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The Collaborative International Dictionary

Spence \Spence\, n. [OF. despense, F. d['e]pense, buffet, buttery, fr. OF. despendre to spend, distribute, L. dispendere, dispensum. See Dispense, Spend.]

  1. A place where provisions are kept; a buttery; a larder; a pantry.

    In . . . his spence, or ``pantry'' were hung the carcasses of a sheep or ewe, and two cows lately slaughtered.
    --Sir W. Scott.

    Bluff Harry broke into the spence, And turned the cowls adrift.

  2. The inner apartment of a country house; also, the place where the family sit and eat. [Scot.]


n. (context dated English) A buttery or pantry


Spence may refer to:

  • Spence, Australian Capital Territory, a suburb of Canberra, Australia
  • Spence, Ontario, a ghost town in Ontario, Canada
  • Spence, California, an unincorporated community in Monterey County, California, United States
  • Allowance (money), or "pocket money"
  • Spence School, a day school for girls in New York City
  • Spence (surname), people with the surname Spence
  • Spences Reefs, Tasmania, Australia
  • HMS Spence, the name of two ships of the Royal Navy
  • Spence (mine), a large copper mine in Chile
  • Spence Kovak, a fictional character
Spence (surname)

Spence is a surname. Notable persons with that surname include:

  • Basil Spence, British architect
  • Brent Spence, American Congressman, attorney, and banker
  • Catherine Helen Spence, Australian reformer and suffragette
  • Charles Spence, experimental psychologist at the University of Oxford
  • E. Lee Spence, author, editor, adventurer
  • Fiona Spence, British-Australian actress
  • Floyd Spence, American politician
  • George Spence (politician) (1880–1975), Canadian provincial and federal politician
  • George Spence (footballer) (born 1877), Scottish footballer
  • Gerry Spence, American trial lawyer
  • Joe Spence (footballer born 1898), English football player for Manchester United in the 1920s
  • Joe Spence (footballer born 1925), English football player for York City in the 1950s
  • John Brodie Spence, South Australian banker and politician, brother of Catherine Helen Spence
  • John S. Spence, American Senator from Maryland
  • John Selby Spence (Catholic bishop), American Catholic bishop
  • John Spence (politician), British Conservative MP 1970-1986
  • John Spence (musician), founding member of the band No Doubt
  • Jonathan Spence, English historian
  • Joseph Spence (author), English anecdotist
  • Joseph Spence (musician), Bahamian guitarist and blues musician
  • Julian Spence (1929–1990), American football player
  • Kenneth Spence, a prominent American psychologist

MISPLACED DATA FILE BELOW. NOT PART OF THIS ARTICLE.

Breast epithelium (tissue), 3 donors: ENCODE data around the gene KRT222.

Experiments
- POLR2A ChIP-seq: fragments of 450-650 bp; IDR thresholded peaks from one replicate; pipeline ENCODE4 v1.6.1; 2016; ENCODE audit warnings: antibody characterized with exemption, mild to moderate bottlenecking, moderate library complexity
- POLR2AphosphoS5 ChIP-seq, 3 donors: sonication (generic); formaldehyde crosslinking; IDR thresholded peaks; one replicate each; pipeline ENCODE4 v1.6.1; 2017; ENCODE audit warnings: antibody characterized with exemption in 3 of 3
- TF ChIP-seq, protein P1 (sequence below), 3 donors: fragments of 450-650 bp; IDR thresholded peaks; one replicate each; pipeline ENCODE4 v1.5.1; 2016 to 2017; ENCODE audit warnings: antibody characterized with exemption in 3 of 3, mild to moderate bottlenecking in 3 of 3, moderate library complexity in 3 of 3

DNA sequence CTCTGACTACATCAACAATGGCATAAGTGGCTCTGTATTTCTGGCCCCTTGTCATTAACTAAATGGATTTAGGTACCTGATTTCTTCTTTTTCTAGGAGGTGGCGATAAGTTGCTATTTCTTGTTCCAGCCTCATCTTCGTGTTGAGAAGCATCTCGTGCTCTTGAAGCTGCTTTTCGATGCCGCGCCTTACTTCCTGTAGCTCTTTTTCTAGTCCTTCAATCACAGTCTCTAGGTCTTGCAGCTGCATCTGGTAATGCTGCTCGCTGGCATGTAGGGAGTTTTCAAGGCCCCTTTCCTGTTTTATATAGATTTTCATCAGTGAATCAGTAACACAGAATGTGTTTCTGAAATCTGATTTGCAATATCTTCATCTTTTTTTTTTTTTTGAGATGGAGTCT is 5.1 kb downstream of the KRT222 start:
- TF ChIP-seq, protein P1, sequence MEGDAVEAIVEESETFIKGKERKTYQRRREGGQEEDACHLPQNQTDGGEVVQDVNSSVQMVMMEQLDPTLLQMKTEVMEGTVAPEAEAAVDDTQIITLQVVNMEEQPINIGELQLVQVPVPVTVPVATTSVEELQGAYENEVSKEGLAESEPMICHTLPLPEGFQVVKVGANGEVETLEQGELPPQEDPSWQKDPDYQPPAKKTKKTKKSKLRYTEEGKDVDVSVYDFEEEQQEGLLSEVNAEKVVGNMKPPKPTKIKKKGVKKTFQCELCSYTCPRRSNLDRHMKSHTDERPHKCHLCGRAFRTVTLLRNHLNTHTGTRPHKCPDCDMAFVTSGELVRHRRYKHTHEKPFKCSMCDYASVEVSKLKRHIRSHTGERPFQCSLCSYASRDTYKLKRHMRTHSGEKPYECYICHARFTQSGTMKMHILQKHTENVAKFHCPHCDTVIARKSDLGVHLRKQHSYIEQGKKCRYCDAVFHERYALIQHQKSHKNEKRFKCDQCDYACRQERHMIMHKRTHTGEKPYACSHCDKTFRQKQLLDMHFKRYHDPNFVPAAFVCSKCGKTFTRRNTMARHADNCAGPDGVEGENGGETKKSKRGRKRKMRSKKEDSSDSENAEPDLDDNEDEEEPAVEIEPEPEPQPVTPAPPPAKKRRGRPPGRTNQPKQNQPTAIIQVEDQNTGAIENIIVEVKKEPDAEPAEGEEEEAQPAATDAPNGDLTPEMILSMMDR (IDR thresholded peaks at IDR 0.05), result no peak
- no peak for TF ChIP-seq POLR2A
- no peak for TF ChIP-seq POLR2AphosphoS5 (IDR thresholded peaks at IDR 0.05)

• Lansford Spence, Jamaican sprinter
  • Lee Spence, pioneer American underwater archaeologist
  • Lewis Spence, journalist and writer
  • Louie Spence, British dancer
  • Michael Spence, American economist
  • Nicky Spence, Scottish Opera Star
  • Phil Spence, American basketball player and coach
  • Russell Spence, English race car driver
  • Sam Spence (born 1927), American composer/musician
  • Shaun Spence (born 1991), Australian Rugby League player
  • Skip Spence, musician
  • Steve Spence, American long-distance runner
  • Thomas Spence, Radical democrat
  • Toby Spence, (born 1969) English tenor
  • Vivienne Spence, Jamaican track and field athlete
  • William Spence, Australian trade union leader and politician
  • Wishart Spence, Justice of the Supreme Court of Canada


Usage examples of "spence".

With her cousin Miriam she could sympathize in a way impossible to Spence, who, by-the-bye, somewhat misrepresented his wife in the account he gave to Mallard of their Sunday experiences.

They had kept to their own quarters until, a few minutes before the departure for the Metronome, Spence and William had gone into the hall, assisted the gentlemen into their overcoats, given them their hats and gloves and seen them into their cars.

Spence seemed to have said all that he was going to say, but Millen moved uneasily.

On her death in 1887 I wrote a quatrain for her memorial, and which those who knew her considered appropriate-- HELEN BRODIE SPENCE Born at Whittingham, Scotland, 1791.

Before this was all over, Spence was going to meet this Slattery, this king of the underworld, face to face.

She realized if it meant Slattery going free or something happening to Spence, she would choose the former.

Spence was deliberately trying to distract her from the threat they both knew Slattery held over their heads.

He wanted Slattery to see the gun, to know Spence had come to kill him.

Ben and three other men followed Spence into the room, each training their revolvers on Slattery, who held Torrie in front of him like a shield.

At length two persons, Spence and Carstares, being put to the torture, gave evidence which involved the earl of Tarras and some others, who, in order to save themselves, were reduced to accuse Baillie.

Spence, a very enterprising gentleman, imbued with the spirit of improvement, which will soon be brought into the same condition, notwithstanding its unforbidding appearance.

A smattering of theosophical lore, and a fondness for the speculations of such writers as Colonel Churchward and Lewis Spence concerning lost continents and primal forgotten civilisations, made Reynolds especially alert toward any aeonian relic like the unknown mummy.

Spence succeeded in transporting a live specimen to London Zoo, where it became the subject of further research and was given the names pelagobatrachus hookeri, salamandrops maritimus, abranchus giganteus, amphiuma gigas and many others.

Hence it is easily seen that neither to Wilton in general nor to Celestina in particular was Willie Spence a trial.

And also simultaneous the outbreak of the class into cachinnations of delight, severely repressed by the perplexed but indignant Miss Spence.